Fibromyalgia is a central nervous system hypersensitivity causing muscle spasms especially around the joints. It affects muscles and soft tissues, causing significant pain all over the body. Generally, people who has Fibromyalgia will have symptoms such as generalised body pain, sleep disturbances and fatigue. Fibromyalgia has joint pain but is not a form of arthritis. This pain and fatigue can interfere with a person’s ability to carry on daily activities.How serious is Fibromyalgia?
Fibromyalgia can be mild or disabling, and the emotional repercussions can be substantial. There are estimates that 30% to 40% of patients have had to stop work or change jobs. About half of the patients have difficulty with or are unable to perform routine daily activities. There is some indication that such patients are at higher risk of carpal tunnel syndrome and osteoporosis. Therefore, it is recommended for such patients to seek professional advise from specialists such as body pain doctors.
The pain, emotional repercussions or sleep disturbances may lead to self-medication and overuse of sleeping pills, alcohol, drugs or caffeine. Desperation may encourage a belief in false cures and potentially dangerous use of herbal or so-called natural remedies.
Although the disease is chronic, it is neither progressive nor fatal, and remission can occur in many patients who participate in disease management programs. Children with fibromyalgia tend to have a better outlook than adults. In adult patients who were studied for four and a half years, those who had adequate exercise had the most promising outcome; those with a significant life crisis or who were on disability had a poorer outcome than others. The outcome was determined by improvements in the patients’ capacity to work, their own feelings about their condition, pain sensation, disturbed sleep, fatigue and depression.What causes Fibromyalgia?
Body pain doctors recommend a multi-faceted approach to treating fibromyalgia that involves exercise to reduce pain and strengthen muscles, regular sleep routines, drug therapies to improve sleep and other symptoms, and psychological tools for coping with the emotional disorders caused by the disease and for reducing stress that can exacerbate pain.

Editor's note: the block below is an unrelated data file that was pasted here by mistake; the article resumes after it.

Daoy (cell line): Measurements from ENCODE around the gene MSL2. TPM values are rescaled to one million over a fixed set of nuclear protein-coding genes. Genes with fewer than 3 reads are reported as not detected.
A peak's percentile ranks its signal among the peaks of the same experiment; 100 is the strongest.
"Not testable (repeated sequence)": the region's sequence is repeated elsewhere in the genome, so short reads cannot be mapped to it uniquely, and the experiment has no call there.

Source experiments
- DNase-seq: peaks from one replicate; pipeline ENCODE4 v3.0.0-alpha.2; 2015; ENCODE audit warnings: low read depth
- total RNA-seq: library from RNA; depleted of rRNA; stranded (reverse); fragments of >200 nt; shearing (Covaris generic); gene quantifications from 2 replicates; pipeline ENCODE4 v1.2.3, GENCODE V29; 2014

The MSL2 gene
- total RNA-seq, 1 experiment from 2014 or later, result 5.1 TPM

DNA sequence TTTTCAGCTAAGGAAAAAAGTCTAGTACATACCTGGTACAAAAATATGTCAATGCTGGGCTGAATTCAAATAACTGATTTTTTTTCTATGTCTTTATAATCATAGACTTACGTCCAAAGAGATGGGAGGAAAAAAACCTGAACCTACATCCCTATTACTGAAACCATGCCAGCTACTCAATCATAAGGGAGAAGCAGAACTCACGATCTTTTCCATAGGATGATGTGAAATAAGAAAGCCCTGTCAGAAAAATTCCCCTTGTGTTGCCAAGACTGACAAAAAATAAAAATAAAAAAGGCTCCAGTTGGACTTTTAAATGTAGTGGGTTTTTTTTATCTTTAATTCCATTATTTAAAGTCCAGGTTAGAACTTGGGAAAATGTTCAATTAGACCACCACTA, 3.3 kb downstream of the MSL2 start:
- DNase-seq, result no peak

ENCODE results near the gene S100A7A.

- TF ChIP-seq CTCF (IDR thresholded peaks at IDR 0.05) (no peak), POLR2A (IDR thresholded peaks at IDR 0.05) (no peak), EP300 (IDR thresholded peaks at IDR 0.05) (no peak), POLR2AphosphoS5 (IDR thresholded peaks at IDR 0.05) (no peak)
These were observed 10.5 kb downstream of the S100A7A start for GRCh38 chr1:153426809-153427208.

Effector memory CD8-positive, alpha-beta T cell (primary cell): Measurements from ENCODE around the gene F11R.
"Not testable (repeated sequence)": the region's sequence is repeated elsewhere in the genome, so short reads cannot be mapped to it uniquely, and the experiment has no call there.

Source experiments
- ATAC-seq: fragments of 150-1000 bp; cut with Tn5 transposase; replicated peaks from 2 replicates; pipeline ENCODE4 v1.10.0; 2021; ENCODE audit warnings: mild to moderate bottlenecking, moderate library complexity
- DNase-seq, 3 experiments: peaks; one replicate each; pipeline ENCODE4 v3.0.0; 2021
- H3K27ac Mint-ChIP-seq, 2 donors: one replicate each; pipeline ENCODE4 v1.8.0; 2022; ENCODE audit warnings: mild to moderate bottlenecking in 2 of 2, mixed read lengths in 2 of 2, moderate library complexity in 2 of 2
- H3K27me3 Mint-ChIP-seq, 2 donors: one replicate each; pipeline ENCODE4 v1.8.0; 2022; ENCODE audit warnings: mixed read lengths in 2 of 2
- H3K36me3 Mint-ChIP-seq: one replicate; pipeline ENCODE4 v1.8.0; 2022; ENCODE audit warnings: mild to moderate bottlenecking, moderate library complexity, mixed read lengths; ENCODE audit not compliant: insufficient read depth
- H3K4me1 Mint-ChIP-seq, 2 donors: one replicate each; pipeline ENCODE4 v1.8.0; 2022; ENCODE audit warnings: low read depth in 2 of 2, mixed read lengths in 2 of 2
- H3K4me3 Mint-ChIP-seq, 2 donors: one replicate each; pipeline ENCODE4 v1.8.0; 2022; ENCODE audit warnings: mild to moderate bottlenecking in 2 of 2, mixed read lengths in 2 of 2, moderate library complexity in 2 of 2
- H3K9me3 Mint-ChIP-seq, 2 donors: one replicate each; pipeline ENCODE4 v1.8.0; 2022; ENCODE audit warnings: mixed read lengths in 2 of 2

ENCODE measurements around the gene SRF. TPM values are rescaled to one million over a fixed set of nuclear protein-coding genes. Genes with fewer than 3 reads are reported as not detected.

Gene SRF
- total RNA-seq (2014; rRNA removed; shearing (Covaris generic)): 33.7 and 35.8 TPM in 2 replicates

One study compared three treatment options (biofeedback and relaxation techniques; exercise; and a combination of the other two) with a passive educational approach used as a control. After two years, the combination approach proved to be most beneficial, and the passive control approach was the least.
Another study also found that interdisciplinary treatment programs were effective in significantly improving pain in 42% of patients. Improvements in pain and other symptoms, including depression and sense of physical capability, persisted for at least six months, although patients tended to become fatigued again.
The effectiveness of the treatments tend to depend on how depressed the patients were, the sense of their own disability, personal support networks, and if the cause was unknown.
The severity of the pain at the start of treatment had little to do with the outcome. Patients must realize that such therapies are prolonged – in some cases, lifelong – and they should not be discouraged by relapses. Enlisting family, partners and close friends, particularly with exercise and stretching programs, and becoming involved with support groups of fellow patients are very helpful.
Patients must have realistic expectations about the long-term outlook and their own individual capabilities. Improvement is subjective, and some patients are pleased with just a 10% reduction in pain and other symptoms. It is important to understand that the condition can be managed and patients can live a full life.
It involves a multi-dimensional approach to treat fibromyalgia, and this includes use of medications (excluding painkillers), exercise sleep improvement, and maybe cognition behavioural rehabilitation programmes.